Motorcycle lane splitting is an interesting idea whose time hasn't come - at least not yet - in Maryland.
Motorcycles are far more likely to be involved in accidents — and their drivers and passengers more likely to be killed in crashes — than other vehicles. Much of it is simple physics: Flesh and bone simply doesn’t withstand a high-speed impact as well as cars and trucks. So conventional wisdom is to enforce rules of the road and make sure motorcycles can be seen (and treated courteously) by other drivers. That means granting motorcycles the same ground as one might a much larger vehicle.
But what if motorcyclists were treated more than equal? What if they were given the authority to drive between cars — a situation known as lane-splitting? Or, to put it another way: Just imagine you are a driver slogging to or from work in your car on a multi-lane road, moving at a snail’s pace with all the other cars, but instead of being stuck in traffic with you, a motorcyclist drives down the lane line, happily passing you and every other car and truck ambling along. How would you react to that? And most important, would it be safe?
That last question is easily the most pressing raised by legislation heard recently by the House Environment and Transportation Committee. Under the measure sponsored by Del. Kathy Szeliga, a Harford County Republican, motorcyclists in Maryland would be allowed to pass other vehicles in this manner under certain conditions. Exactly what conditions would be determined by the Maryland Motor Vehicle Administration and the State Highway Administration.
A lot of Marylanders are likely to find that notion outlandish. But it’s not quite as off-the-wall as some might think. In 2016, California became the first state in the nation to formally legalize lane-splitting with the California Highway Patrol issuing guidelines and safety tips. It’s too early to tell exactly what impact the policy has had on motorcycle safety, but so far, it does not appear to have had a major negative effect. And since the primary goal of the law was to encourage the use of motorcycles — to reduce congestion and pollution in a jurisdiction that, like Maryland, acknowledges climate change is real — it might even be gauged a success.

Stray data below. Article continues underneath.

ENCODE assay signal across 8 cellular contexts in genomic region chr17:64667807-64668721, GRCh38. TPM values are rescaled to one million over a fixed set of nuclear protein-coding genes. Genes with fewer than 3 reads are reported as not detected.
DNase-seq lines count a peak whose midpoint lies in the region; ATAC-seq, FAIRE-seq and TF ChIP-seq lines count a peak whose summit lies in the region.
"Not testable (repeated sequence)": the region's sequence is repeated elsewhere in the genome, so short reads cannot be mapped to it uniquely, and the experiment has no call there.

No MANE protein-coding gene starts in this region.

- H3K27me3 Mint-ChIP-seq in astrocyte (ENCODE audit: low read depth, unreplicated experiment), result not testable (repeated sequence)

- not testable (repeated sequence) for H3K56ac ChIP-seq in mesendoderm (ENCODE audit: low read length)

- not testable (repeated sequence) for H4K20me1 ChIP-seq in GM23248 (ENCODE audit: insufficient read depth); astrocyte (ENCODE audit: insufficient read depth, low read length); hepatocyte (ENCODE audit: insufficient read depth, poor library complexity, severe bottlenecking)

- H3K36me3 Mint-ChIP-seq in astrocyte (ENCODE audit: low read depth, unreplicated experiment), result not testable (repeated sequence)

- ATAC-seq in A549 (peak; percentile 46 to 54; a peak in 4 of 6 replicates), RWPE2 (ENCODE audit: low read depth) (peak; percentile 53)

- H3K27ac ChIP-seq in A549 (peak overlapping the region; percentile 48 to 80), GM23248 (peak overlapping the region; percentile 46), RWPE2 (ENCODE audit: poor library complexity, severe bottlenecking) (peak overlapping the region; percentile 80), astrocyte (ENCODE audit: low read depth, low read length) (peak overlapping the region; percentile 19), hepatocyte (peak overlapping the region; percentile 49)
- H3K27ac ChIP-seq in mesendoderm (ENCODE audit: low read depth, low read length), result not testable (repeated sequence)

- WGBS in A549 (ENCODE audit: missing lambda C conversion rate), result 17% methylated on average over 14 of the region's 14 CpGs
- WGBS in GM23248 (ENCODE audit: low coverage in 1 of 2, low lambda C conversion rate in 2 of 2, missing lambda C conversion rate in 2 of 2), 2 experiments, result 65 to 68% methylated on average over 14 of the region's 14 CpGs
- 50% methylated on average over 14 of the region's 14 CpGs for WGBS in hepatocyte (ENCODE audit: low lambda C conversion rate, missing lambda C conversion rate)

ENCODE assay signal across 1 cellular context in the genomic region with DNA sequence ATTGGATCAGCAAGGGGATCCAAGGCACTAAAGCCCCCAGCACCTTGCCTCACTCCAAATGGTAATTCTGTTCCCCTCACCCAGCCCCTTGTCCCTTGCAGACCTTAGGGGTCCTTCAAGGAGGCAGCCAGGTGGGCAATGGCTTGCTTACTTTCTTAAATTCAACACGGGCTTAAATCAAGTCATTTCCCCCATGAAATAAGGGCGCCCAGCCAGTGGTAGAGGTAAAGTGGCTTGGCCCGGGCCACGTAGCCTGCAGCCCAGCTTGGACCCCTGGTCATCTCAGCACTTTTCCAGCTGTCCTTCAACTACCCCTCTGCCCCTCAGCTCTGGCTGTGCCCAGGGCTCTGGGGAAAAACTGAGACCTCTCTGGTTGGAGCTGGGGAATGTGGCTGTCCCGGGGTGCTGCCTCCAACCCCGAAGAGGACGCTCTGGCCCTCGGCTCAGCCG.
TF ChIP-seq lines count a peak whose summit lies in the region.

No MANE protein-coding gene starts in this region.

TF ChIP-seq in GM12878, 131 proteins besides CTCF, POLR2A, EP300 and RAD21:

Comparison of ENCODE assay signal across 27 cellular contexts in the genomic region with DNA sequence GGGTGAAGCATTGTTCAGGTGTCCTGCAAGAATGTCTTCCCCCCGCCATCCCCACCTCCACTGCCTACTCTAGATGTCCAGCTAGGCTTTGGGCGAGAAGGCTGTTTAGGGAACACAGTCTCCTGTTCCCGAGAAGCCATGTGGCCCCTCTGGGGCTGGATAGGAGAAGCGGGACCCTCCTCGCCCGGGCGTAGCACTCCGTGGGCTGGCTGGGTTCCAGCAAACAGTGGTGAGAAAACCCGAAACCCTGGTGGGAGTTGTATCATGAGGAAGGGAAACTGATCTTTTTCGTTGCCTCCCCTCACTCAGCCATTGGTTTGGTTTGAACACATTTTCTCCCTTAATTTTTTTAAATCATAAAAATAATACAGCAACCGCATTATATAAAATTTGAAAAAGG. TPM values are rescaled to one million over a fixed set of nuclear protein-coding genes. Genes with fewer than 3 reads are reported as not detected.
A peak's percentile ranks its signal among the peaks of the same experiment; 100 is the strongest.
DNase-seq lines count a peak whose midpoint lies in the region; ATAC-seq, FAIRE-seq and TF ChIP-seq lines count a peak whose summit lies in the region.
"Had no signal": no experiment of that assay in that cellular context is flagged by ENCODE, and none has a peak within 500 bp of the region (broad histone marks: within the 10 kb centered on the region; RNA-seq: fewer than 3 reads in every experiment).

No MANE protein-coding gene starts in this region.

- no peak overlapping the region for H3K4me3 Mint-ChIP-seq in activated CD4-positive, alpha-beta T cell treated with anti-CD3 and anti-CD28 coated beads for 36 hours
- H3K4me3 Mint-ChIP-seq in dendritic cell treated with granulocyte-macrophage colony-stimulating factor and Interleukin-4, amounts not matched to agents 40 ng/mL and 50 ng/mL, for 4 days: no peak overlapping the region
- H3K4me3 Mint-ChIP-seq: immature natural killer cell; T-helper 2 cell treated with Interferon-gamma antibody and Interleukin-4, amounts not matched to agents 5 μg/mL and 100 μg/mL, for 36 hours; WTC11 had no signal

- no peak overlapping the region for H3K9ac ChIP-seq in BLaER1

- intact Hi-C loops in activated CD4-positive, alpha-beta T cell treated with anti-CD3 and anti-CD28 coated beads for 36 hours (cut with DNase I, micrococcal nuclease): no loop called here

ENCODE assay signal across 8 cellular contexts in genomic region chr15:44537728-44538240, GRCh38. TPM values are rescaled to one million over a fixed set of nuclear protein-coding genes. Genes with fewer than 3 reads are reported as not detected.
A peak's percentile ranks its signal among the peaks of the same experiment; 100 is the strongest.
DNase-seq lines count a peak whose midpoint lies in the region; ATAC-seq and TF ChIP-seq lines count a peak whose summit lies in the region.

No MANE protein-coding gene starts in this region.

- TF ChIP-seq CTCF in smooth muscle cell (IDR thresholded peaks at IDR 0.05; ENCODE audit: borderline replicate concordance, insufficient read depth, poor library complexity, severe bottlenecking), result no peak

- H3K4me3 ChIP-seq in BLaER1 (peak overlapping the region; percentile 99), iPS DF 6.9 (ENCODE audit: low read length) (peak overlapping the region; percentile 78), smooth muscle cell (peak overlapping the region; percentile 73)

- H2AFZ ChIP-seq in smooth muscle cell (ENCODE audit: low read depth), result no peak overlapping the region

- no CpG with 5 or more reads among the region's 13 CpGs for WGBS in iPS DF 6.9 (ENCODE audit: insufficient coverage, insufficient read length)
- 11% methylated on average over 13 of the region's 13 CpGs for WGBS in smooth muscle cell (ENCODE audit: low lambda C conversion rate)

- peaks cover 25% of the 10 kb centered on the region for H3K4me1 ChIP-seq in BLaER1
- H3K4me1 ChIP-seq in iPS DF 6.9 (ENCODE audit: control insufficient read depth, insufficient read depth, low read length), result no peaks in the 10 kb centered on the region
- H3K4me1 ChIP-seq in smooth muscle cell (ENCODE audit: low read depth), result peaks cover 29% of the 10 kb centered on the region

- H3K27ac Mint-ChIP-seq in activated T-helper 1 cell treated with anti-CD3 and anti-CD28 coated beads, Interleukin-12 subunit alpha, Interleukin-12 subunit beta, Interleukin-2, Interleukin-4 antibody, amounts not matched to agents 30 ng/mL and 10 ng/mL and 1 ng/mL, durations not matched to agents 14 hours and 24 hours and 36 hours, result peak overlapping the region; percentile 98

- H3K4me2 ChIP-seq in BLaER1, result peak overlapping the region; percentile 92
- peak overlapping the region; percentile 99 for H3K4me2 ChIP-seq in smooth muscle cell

But there are plenty of reasons for the General Assembly to keep Delegate Szeliga’s bill on the showroom floor. California has far more motorcycles on the road far more days of the year, and so illegal lane-splitting was probably already happening on a much larger scale than it does here. And because the state has more motorcyclists than any other, drivers were already more accustomed generally to dealing with two-wheelers in a variety of circumstances and traffic conditions.
Even so, California has made a major public safety push, warning motorcyclists that lane-splitting potentially puts them in danger. The California Highway Patrol even began handing out green fluorescent vests to cyclists to help improve their visibility. The agency has warned drivers to check mirrors and blind spots, for example, and to recognize that lane splitting poses new challenges, and for motorcyclists to be cautious, and on and on.
In other words, California knows what it did was risky. A total of 5,172 motorcyclists across the United States lost their lives in crashes in 2017, the most recent year for which statistics are available, according to the U.S. Department of Transportation’s Fatality Analysis Reporting System. The total has been rising every year since 2014 when it was 4,594. Most of the deaths are the result of multiple-vehicle crashes. Maryland had 76 motorcycle fatalities in 2017, the same as the year before. But they represented about 15 percent of all crash fatalities, which is slightly higher than the national average.
All of which suggests that Maryland would be better off taking a wait-and-see approach to lane-splitting. It would be one thing if public sentiment was strong to give motorcyclists priority. But if it is, we haven’t detected it. Instead, there’s a real danger that lane-splitting would breed resentment and hostility. And while the practice is more common in Europe and Asia, it’s not necessarily safe. Europe’s accident rate may be lower than in the U.S., but it is actually higher in many Asian countries. California’s effort is worth watching, but the potential for creating more traffic conflicts — and more fatalities — is too great to move forward without greater understanding of the consequences.